Academics Get Teraflop Computer of Their Own

The National Partnership for Advanced Computational Infrastructure (NPACI) has signed an agreement with IBM Corp. to install the first computer dedicated to academic research that is capable of teraflops performance -- or one trillion calculations per second, NPAC and IBM said today.

The RS/6000 SP will be installed at the San Diego Supercomputer Center, where scientists will use it for the likes of climate modeling and storm prediction, as well as simulating the human nervous system with the hopes of better understanding the human brain, said Wayne Pfeiffer, a deputy director at SDSC in San Diego, California.

The highly parallel machine will run on IBM's AIX operating system and be driven by more than 1,000 IBM Power3 processors, officials said. The system is scheduled to be installed by the second half of 1999.

Just last week, IBM delivered to the U.S. Department of Energy a supercomputer that can perform 3.9 trillion calculations per second. That system will be used primarily for managing nuclear stockpiles. But the machine installed at SDSC will be the first teraflop machine dedicated only to academic research, Pfeiffer said.

"It should attract quite a bit of attention . . . We're excited about it," he said.

The system carries a list price of more than US$50 million [M], though SDSC is in the midst of price negotiations with IBM and expects "to get a better deal than that," Pfeiffer said.

In the not too distant future, scientists and academics should be able to use the Internet and a Web browser to tap into the power of multimillion dollar machine's like SDSC's RS/6000 SP, thanks to an initiative between IBM and the supercomputer center that was also announced today.

"What we're trying to do is make the interface almost transparent so that the user doesn't have to know how to program a supercomputer, or even be familiar with the (operating system)," Pfeiffer said.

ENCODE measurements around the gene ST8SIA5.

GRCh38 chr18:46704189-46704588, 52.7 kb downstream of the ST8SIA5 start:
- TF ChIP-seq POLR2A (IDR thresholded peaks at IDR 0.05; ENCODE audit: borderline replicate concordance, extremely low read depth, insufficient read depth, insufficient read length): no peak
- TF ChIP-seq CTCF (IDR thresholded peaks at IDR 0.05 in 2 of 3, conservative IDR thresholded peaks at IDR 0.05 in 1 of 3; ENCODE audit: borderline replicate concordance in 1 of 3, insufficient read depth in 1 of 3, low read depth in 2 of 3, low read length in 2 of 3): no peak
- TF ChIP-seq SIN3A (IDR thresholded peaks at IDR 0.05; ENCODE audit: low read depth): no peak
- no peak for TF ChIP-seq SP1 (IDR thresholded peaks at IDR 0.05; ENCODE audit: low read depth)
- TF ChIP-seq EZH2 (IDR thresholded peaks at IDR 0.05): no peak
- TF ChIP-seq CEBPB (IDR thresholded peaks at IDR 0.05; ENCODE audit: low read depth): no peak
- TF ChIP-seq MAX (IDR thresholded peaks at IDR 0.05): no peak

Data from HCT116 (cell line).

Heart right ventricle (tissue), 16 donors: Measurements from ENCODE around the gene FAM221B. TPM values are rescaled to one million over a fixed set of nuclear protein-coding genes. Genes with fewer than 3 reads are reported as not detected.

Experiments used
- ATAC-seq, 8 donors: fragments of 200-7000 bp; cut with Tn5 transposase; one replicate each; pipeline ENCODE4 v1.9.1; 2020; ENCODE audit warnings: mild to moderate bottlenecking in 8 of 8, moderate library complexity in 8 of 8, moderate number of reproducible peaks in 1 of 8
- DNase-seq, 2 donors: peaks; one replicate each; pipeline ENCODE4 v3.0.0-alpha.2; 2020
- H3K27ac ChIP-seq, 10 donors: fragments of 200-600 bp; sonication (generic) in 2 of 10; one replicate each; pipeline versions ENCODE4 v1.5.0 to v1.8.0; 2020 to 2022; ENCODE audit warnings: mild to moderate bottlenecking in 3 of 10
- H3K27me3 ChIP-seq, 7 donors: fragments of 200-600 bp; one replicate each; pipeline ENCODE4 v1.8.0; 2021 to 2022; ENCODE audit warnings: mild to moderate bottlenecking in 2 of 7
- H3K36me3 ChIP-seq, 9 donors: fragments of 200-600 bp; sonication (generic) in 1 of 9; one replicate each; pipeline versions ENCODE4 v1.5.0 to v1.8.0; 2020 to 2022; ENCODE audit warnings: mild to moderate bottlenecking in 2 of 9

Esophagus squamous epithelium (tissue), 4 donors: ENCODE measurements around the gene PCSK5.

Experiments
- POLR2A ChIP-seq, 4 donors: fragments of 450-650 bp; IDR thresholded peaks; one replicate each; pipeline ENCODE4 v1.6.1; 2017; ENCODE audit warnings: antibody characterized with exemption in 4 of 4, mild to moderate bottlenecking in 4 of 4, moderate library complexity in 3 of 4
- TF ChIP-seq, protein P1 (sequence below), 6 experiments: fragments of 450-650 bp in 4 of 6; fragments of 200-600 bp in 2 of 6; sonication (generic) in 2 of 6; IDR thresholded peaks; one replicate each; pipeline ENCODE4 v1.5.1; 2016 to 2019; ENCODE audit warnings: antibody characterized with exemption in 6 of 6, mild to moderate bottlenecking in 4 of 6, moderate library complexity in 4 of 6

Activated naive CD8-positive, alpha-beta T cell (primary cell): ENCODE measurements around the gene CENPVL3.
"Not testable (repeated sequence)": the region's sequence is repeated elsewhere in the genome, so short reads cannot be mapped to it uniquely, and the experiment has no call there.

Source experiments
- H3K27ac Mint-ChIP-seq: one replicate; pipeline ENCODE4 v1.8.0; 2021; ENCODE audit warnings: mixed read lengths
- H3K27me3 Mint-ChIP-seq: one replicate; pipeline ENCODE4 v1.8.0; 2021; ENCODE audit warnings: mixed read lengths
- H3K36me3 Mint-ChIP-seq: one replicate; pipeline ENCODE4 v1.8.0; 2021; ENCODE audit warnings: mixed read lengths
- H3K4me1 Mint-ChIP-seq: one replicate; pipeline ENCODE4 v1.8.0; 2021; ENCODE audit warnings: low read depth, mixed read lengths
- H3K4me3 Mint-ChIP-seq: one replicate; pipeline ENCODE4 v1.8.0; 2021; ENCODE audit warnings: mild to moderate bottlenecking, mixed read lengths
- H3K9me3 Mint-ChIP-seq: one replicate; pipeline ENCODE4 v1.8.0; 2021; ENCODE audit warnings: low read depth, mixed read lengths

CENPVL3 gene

Biologists, for example, using a remotely controlled electron microscope to study specimens could request 3-D reconstructions of the specimen.

"The user would just describe the problem without physically having to log onto the machine or be concerned with the arcane interfaces supercomputers have. How long before such a thing is generally available remains to be seen," Pfeiffer said.

Besides targeting traditional scientific and academic markets with its supercomputers, IBM sees a growing role for its high-powered machines in the corporate world, where they can be used for "econometric modeling," financial portfolio analysis, and advanced data mining applications, said Mike Henesey, director of technical computing with IBM's RS/6000 division.

"You can take very large sets of data businesses are handling today, like sales data, and analyze it to try to find the nugget of knowledge that will give a company a competitive advantage," he said.

A few businesses are already using powerful RS/6000 machines to run such data mining applications, Henesey said.

NPACI was established in 1997 as part of the National Science Foundation's (NSF) Partnerships for Advanced Computational Infrastructure, and is led by SDSC, a research unit of University of California at San Diego.

The San Diego Supercomputer Center can be contacted on the Web at IBM, in Armonk, New York, can be reached at +1-914-765-1900, or on the Web at

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